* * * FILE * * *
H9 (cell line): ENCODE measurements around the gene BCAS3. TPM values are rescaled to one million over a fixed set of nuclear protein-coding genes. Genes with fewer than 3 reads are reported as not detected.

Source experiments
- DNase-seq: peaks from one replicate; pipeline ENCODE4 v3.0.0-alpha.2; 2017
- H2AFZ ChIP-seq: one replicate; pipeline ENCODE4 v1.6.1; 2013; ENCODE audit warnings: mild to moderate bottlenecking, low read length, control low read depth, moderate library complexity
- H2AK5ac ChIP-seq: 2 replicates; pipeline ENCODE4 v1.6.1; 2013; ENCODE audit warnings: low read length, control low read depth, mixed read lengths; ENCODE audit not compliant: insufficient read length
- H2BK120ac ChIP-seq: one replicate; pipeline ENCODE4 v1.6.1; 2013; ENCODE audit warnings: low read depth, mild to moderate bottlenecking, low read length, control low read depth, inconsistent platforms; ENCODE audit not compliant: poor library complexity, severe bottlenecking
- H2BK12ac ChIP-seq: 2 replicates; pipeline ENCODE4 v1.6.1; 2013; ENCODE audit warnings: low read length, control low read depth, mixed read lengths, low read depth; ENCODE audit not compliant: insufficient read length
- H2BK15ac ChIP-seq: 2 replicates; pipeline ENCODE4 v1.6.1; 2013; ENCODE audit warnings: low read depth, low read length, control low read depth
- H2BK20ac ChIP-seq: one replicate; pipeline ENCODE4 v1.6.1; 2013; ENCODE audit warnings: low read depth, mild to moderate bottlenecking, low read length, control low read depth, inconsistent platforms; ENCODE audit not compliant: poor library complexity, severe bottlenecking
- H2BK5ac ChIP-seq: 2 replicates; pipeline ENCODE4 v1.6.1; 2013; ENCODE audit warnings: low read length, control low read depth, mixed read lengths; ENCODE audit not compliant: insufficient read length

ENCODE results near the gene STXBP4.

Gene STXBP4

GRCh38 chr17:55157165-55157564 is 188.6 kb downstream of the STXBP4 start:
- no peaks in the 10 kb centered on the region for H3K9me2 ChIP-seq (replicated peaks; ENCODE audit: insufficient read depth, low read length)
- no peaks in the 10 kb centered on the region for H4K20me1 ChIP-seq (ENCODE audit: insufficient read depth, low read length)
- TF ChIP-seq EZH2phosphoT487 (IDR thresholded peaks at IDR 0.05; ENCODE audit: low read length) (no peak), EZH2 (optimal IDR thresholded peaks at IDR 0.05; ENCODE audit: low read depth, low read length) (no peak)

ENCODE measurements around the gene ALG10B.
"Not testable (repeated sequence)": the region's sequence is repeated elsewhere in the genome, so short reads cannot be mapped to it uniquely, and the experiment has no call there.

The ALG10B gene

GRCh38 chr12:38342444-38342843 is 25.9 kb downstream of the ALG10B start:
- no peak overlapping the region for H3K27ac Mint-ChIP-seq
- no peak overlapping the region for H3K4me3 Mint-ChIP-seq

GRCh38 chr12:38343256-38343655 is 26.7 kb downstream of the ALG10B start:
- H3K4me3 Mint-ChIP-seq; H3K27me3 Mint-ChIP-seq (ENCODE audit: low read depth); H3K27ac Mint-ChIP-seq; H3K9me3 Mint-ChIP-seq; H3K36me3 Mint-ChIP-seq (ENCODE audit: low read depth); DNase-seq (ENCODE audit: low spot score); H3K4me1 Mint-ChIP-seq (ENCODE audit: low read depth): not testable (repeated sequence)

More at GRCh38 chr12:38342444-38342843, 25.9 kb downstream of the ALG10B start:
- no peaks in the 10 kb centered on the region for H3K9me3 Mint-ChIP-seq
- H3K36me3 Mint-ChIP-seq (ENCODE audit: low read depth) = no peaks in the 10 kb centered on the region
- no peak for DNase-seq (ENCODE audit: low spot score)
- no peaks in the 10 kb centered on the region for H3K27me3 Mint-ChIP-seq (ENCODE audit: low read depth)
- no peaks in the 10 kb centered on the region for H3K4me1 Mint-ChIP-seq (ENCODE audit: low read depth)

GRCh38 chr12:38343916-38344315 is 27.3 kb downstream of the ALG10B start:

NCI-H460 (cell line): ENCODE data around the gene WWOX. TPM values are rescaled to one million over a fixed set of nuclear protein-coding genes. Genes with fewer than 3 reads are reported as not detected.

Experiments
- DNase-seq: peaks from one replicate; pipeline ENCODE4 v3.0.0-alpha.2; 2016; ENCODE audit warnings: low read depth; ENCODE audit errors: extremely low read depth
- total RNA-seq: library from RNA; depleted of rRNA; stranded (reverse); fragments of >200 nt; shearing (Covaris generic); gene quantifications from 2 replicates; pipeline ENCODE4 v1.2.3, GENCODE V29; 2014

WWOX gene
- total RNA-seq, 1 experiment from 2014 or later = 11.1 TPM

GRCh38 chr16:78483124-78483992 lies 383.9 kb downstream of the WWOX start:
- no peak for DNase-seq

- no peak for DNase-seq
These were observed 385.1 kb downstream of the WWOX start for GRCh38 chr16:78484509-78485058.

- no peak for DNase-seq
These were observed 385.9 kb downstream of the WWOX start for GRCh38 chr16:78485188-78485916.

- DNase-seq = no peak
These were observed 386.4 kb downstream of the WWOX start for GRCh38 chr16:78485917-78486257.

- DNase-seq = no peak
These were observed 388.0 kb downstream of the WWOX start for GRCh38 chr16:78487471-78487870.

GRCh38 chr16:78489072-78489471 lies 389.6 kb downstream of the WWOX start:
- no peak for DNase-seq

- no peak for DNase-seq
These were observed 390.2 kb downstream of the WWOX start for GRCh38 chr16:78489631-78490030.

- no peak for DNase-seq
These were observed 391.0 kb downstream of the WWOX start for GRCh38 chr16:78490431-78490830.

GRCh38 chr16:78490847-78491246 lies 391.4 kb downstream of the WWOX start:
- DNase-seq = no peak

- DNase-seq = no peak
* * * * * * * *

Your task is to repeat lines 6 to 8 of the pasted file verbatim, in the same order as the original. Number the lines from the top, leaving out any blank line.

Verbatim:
- H2BK120ac ChIP-seq: one replicate; pipeline ENCODE4 v1.6.1; 2013; ENCODE audit warnings: low read depth, mild to moderate bottlenecking, low read length, control low read depth, inconsistent platforms; ENCODE audit not compliant: poor library complexity, severe bottlenecking
- H2BK12ac ChIP-seq: 2 replicates; pipeline ENCODE4 v1.6.1; 2013; ENCODE audit warnings: low read length, control low read depth, mixed read lengths, low read depth; ENCODE audit not compliant: insufficient read length
- H2BK15ac ChIP-seq: 2 replicates; pipeline ENCODE4 v1.6.1; 2013; ENCODE audit warnings: low read depth, low read length, control low read depth